The Twitter Girl by Honey daffodil
I was active in Twitter roleplay between 2014-2017. I’ve explored many genres and have owned multiple accounts, but it was when I got into Anime RP that I met this girl named Ella*. The one who opened the door to the curious world of bi-curious for me.
*Names have been changed to protect their identity.
Since we followed each other in the beginning, our interactions were mostly casual. Her character was an antagonist, and mine was the main heroine of the anime. Through our sarcastic banters, we quickly found ourselves interacting as our real-life selves in DMs to discuss some serious storyline involving our characters and, of course, about ourselves.
Everything became blurry after four months of role playing together. As we went on and exchanged numbers to text each other on WhatsApp, I had this feeling that we lost all sense of reality. The characters we portrayed felt like an extension of ourselves, and when we talked about real-life things, there were still traces of those characters in us.
Does that make sense?
Maybe it was her style of writing and her portrayal as a villain. Or perhaps it was how open and understanding she was as her real-life self. She was like a breath of fresh air, one that I’ve been craving for throughout my teenage years that was filled with subtle signs of emotional abuse and gaslighting. Likewise, she carried her emotional baggage as well.
We found solace in each other, and I realized it was then I asked myself, “Am I falling for her?” I couldn’t shake those feelings. I’ve had sleepless nights because I questioned how this is possible? How can it turn from having fun exchanges as fictional characters to having real feelings for a stranger I found online?
I started googling explanations for this. I stumbled upon the term bi-curious and contemplated whether I should embrace this label. It was a roller-coaster journey because for one; I thought I am destined to be straight, as what has been told by society. Man and woman, fall in love, get married and have children. Secondly, I was extremely confused as everything took place virtually. Like what if my feelings are not real?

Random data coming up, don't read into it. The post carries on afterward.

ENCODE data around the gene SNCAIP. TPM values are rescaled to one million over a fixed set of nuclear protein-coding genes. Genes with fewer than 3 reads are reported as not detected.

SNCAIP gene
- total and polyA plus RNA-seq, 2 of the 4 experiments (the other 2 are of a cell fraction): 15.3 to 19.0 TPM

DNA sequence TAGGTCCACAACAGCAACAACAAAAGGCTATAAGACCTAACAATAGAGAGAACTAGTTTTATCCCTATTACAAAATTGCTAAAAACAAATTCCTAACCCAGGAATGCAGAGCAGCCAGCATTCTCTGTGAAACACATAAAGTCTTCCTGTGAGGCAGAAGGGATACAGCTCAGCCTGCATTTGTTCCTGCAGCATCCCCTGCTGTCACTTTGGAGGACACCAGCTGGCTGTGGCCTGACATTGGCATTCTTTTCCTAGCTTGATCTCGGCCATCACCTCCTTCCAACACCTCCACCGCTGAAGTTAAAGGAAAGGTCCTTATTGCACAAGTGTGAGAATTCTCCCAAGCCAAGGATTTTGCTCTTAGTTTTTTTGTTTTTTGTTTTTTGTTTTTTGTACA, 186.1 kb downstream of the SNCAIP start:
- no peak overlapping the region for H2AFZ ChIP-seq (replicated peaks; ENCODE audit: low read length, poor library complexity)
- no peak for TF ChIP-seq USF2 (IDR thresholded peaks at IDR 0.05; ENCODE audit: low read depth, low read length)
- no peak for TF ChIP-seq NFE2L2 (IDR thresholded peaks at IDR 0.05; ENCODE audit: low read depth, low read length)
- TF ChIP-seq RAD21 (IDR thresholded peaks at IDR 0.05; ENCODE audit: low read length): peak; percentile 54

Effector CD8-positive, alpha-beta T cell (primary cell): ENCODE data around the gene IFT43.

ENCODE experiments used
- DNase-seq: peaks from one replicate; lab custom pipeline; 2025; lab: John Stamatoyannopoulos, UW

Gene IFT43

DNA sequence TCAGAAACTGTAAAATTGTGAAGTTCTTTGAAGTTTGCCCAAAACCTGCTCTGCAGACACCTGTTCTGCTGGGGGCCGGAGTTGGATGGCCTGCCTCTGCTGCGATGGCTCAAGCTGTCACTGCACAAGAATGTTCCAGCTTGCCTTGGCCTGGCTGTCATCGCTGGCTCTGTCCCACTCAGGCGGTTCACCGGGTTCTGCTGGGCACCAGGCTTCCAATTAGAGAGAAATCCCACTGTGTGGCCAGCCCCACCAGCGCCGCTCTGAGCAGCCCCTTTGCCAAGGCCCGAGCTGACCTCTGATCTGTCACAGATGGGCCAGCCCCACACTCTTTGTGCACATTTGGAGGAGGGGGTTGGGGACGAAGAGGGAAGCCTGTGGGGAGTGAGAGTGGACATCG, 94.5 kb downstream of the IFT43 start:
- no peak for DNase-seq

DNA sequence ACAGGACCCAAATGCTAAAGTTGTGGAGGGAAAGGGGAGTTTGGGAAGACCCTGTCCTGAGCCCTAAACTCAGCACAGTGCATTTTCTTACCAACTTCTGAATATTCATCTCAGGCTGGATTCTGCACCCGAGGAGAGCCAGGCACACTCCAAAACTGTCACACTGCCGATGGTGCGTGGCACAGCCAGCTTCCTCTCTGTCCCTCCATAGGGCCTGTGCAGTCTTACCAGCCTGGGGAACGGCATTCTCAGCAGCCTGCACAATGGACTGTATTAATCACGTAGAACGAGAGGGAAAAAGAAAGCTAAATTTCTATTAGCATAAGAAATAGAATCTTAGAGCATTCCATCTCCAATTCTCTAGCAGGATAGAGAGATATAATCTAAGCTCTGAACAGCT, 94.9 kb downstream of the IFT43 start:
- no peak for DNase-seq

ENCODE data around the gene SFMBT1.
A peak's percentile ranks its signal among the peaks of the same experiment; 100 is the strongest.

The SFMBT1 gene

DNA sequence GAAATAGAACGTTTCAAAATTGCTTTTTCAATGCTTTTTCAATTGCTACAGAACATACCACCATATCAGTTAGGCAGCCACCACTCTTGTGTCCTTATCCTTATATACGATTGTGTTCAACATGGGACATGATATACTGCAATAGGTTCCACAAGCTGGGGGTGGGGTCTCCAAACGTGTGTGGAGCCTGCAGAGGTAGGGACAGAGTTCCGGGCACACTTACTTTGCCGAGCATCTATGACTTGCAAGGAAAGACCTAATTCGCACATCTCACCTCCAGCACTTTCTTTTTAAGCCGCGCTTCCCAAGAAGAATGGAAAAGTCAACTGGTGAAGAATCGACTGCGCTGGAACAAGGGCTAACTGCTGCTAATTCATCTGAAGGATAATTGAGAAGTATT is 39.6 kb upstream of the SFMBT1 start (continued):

As I am the impatient type, I went ahead and confessed to her. It was a delight knowing it wasn’t a one-sided confession as she felt the same way. Inevitably, our friendship turned into an infatuation. We hid nothing but obvious feelings of admiration and lust for one another. It wasn’t long until we declared each other as girlfriends.
For a year and a half, I identified as bi-curious because it felt the closest to me. Maybe a part of me was cautious to truly commit to being bisexual, or maybe because it was an online relationship. It could be a mix of those two.
I also felt guilty for using the label. People say it is generally used temporarily for heterosexuals, though it can extend to gay people (or non-binary!) themselves, who are on the fence whether they want to commit themselves as bisexual. I always have the overwhelming need to fully commit to something, even in terms of my sexuality, and to use a label interchangeably so carelessly, it seemed reckless to me.
But I also found that casually using this label can be problematic. Both for some who use this as an excuse to indulge in sexual fantasy, and bisexuals themselves who experience ‘bisexual invisibility, “a pervasive problem in which the existence or legitimacy of bisexuality (either in general or regarding an individual) is questioned or denied outright”.
After coming to terms with that realization, I decided to end things with her peacefully. I took the time to explain why I couldn’t continue the relationship with her. Understandably, she got upset. I didn’t explicitly tell her it was mostly guilt (from my end) for being in a relationship I thought was initially forbidden. But I truly regretted dragging her into this. Most of all, I didn’t mean to hurt her that way.
We never contacted each other again after that, and I got busy the following year for an entrance exam. But I learned that sexuality and labels are fluid. Most importantly, whatever we experience in the moment and at an individual level, is valid. For now, I can say that I’m a heterosexual.
“love always wins. love has no gender. love is love. i am born this way. i am who i am”
Happy Pride Month